The data suggest a qualitative difference between the behavior of fuel and capital costs, the two most significant contributors to total cost. Coal prices have fluctuated and shown no overall trend up or down; they became the most important determinant of fuel costs when average thermal efficiencies ceased improving in the U.S. during the 1960s. This fluctuation and lack of trend are consistent with the fact that coal is a traded commodity and therefore it should not be possible to make easy arbitrage profits by trading it. According to standard results in the theory of finance, this implies that it should follow a random walk.
American Electric Power Co. (AEP), which delivers electricity to more than 5 million customers in 11 states, said third-quarter profit fell 48 percent on customer defections, storm clean-up costs and sluggish demand for electricity.
The Norwegian oil and gas company Statoil ASA (STO) said Wednesday that the May 26 gas leak on the Heimdal field in the North Sea was serious, and an investigation showed that the company had to strengthen its safety measures.
No one from the crew of 98 was injured by the leak, but both Norway's Petroleum Safety Authority and Statoil labeled it as a serious incident and launched investigations. The PSA said the leak had "significant potential."
NEW ORLEANS (AP) — Oil giant BP has asked a federal judge to disregard objections from a fraction of claimants and give final approval to a proposed multibillion-dollar settlement over economic damages from the Gulf oil spill.
The images from the summer of 2010 were undoubtedly gruesome: the carcass of a young sperm whale, decayed and partially eaten by sharks, sighted at sea south of the Deepwater Horizon oil well.
It was the first confirmed sighting of a dead whale since the BP oil spill in the Gulf of Mexico in April that year – a time of huge public interest in the fate of whales, dolphins, sea turtles and other threatened animals – and yet US government officials supressed the first reports of the discovery and blocked all images until now.
EON AG, Germany’s biggest utility, plans to withdraw from the Fennovoima Oy nuclear reactor project in Finland.
The company will exit the venture in the first quarter, Roger Strandahl, a spokesman for EON in Malmoe, Sweden, said today by telephone. Low power use and electricity prices in Europe prompted the decision, he said.
BEIJING — China has announced it is ready to approve new nuclear power plants as part of ambitious plans to reduce reliance on oil and coal, ending a moratorium imposed after Japan’s Fukushima disaster.
The government said Wednesday that it hopes to generate 30 percent of China’s power from solar, wind and other renewable as well as nuclear energy sources by the end of 2015. That’s up from an earlier target of 15 percent from renewables plus 5 percent from nuclear by 2020.
General Motors Co. said Monday it is upgrading the software on about 4,000 2013 plug-in hybrid Chevrolet Volt cars because a glitch could cause the electric motor to shut down.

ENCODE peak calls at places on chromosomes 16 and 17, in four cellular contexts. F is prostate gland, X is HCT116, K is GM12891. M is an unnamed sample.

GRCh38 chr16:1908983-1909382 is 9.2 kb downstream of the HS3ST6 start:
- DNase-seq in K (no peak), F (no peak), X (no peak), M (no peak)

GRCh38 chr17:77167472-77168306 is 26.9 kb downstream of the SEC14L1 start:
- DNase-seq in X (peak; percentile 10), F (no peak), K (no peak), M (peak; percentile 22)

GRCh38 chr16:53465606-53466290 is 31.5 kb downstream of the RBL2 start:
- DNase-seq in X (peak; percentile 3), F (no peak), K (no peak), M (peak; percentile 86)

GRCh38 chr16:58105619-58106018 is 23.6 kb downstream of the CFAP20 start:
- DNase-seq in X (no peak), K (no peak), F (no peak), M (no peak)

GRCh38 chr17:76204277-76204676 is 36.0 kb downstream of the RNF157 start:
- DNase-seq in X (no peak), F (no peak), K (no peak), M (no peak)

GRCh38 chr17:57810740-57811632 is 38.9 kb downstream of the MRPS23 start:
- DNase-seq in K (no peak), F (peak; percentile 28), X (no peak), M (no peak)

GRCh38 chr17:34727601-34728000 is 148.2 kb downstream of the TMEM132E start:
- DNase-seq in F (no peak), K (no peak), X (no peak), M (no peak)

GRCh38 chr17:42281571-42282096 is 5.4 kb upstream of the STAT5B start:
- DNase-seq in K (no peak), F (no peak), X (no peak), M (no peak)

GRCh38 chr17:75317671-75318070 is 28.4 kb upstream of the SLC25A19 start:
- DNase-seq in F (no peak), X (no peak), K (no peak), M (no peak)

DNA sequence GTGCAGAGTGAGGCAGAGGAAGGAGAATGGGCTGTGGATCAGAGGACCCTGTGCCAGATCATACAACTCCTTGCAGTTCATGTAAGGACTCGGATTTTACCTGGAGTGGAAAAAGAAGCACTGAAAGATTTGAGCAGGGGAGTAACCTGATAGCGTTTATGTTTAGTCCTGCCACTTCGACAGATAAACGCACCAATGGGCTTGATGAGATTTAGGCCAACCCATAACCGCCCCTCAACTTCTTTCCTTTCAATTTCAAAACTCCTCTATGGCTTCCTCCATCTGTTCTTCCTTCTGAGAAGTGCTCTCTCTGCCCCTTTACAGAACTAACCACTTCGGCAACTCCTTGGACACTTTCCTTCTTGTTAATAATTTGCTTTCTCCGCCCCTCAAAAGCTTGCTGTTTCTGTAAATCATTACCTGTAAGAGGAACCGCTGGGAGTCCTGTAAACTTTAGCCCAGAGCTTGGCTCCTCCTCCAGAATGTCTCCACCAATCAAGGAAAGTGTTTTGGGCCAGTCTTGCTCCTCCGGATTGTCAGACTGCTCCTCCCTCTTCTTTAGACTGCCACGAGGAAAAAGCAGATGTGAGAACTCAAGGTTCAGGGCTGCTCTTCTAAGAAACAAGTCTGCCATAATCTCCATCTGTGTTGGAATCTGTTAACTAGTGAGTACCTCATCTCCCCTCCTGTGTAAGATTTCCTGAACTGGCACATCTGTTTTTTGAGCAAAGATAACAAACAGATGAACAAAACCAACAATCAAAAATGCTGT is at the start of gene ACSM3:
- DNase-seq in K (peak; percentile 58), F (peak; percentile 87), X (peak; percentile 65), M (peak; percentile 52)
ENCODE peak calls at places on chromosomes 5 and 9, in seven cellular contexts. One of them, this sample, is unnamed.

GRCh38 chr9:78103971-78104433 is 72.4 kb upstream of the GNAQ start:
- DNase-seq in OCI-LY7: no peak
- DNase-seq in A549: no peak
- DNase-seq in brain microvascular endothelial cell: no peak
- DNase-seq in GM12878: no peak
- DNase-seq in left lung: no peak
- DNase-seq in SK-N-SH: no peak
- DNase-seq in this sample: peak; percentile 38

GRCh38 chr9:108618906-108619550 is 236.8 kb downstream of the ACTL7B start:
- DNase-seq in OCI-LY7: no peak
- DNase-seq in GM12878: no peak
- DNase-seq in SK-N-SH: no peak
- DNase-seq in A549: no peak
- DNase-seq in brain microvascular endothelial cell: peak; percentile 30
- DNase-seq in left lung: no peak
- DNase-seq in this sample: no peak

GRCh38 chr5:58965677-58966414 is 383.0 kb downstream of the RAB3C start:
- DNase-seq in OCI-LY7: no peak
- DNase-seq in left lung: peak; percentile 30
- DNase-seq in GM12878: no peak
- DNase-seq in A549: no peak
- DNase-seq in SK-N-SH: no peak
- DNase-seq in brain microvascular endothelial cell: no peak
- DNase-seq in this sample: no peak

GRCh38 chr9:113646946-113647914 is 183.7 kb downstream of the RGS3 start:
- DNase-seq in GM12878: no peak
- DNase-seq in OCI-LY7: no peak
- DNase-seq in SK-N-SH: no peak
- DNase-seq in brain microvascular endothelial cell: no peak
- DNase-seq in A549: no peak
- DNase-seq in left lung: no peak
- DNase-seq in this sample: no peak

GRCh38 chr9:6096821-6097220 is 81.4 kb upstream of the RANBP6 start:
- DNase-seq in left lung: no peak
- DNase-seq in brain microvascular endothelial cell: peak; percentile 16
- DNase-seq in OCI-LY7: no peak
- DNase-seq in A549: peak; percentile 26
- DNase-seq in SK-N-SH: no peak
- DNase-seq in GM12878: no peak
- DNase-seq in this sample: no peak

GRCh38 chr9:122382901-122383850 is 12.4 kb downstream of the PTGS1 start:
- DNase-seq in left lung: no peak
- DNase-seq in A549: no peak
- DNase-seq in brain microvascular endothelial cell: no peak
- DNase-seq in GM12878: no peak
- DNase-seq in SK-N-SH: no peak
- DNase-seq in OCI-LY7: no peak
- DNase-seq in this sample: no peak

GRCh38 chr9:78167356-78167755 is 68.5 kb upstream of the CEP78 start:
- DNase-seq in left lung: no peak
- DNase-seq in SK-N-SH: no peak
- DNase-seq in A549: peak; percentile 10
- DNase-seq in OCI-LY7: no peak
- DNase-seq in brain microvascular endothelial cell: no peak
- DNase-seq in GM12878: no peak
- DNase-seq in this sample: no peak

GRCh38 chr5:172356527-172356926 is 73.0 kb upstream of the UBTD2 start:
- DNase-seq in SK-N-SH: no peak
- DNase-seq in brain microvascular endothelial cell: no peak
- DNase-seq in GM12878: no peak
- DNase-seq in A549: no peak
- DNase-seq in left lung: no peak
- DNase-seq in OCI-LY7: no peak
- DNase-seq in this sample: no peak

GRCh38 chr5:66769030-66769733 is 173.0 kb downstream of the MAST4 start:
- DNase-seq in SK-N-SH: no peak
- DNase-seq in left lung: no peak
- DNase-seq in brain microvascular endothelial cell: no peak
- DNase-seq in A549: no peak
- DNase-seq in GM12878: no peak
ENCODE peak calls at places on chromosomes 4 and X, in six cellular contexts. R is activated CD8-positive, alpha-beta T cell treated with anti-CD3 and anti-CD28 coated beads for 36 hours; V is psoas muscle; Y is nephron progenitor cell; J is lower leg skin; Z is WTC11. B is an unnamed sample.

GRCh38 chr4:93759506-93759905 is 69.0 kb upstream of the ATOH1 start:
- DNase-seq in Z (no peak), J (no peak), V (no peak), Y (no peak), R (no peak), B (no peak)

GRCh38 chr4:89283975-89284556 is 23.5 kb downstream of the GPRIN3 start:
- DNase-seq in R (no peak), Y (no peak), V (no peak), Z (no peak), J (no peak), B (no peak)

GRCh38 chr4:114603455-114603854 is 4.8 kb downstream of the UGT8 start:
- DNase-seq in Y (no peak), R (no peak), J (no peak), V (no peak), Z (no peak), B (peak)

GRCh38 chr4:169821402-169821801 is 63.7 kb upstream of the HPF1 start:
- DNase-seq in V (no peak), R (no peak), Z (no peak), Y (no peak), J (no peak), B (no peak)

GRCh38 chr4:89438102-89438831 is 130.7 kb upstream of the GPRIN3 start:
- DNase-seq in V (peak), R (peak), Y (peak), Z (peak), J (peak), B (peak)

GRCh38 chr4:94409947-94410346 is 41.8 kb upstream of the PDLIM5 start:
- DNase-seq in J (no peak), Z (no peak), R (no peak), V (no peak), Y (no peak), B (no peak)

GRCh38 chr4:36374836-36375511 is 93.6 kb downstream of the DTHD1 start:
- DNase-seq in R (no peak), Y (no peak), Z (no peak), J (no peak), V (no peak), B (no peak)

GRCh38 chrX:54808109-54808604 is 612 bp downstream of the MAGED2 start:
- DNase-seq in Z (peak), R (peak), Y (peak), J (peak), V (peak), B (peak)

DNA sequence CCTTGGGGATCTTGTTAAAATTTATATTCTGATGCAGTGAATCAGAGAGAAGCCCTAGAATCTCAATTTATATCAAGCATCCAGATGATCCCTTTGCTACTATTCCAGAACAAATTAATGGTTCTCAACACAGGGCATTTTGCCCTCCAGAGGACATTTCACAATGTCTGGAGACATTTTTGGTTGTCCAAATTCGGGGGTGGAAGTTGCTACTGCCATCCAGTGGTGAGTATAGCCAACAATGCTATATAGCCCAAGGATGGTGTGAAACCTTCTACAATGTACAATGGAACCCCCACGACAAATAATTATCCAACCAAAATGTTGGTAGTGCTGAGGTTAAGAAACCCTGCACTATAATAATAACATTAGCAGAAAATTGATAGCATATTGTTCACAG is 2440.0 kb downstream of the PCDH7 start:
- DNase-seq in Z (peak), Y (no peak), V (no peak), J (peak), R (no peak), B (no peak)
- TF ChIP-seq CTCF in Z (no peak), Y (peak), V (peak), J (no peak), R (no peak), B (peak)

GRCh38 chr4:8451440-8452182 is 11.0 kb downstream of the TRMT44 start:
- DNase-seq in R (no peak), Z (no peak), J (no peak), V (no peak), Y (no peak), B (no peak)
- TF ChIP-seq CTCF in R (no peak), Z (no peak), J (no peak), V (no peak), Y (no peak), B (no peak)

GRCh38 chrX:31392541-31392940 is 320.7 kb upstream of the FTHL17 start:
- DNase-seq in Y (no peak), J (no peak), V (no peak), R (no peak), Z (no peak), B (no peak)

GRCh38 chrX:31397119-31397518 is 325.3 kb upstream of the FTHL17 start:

GM said the issue only impacts owners that use the delayed charging function — which allows owners to recharge the vehicle at certain times.
Amid the furore over rising UK energy bills, the Renewable Energy Association (REA) today released figures indicating that renewables subsidies only make up 2% of the increases.
According to the Assocation’s calculations and Ofgem data, average British dual-fuel customers have seen their bills rise by £205 over the last two years. But of that, only £4 comes from support schemes for renewable.
A whopping 72 percent of those surveyed wanted more solar power, with only 5 percent wanting less than is currently installed and 12 percent wanting levels to stay the same.
An increase in nuclear power was favoured by 40 percent of those surveyed, but only 17 percent wanted more coal- and gas-powered stations.
September was tied for the hottest of any September on record globally. It was also a very hot month for renewable energy in the U.S. According to figures from the Federal Energy Regulatory Commission, wind and solar accounted for all new electricity capacity added to America’s grid in September.
More than 200 scientists from across the country have sent a letter to the Obama administration urging the Environmental Protection Agency to reconsider a rule, in the final approval stages, that would allow two invasive grasses, Arundo donax and Pennisetum purpureum, to qualify as advanced biofuel feedstock under the nation’s renewable fuel standard.
“As scientists in the fields of ecology, wildlife biology, forestry and natural resources, we are writing to bring your attention to the importance of working proactively to prevent potential ecological and economic damages associated with the potential spread of invasive bioenergy feedstocks,” the scientists write.
A USA TODAY examination shows that thousands of "green" builders win tax breaks, exceed local restrictions and get expedited permitting under a system that often rewards minor, low-cost steps.
MIT inventor of a liquid metal battery makes guest appearance on The Colbert Show and adds a note of optimism in climate debate. Can liquid metal battery or other battery technology diminish world's reliance on oil?
The Dead Sea is shrinking at a record rate, prompting calls for Israel and Jordan to stop fertilizer makers from siphoning so much of the water whose restorative powers have attracted visitors since biblical times.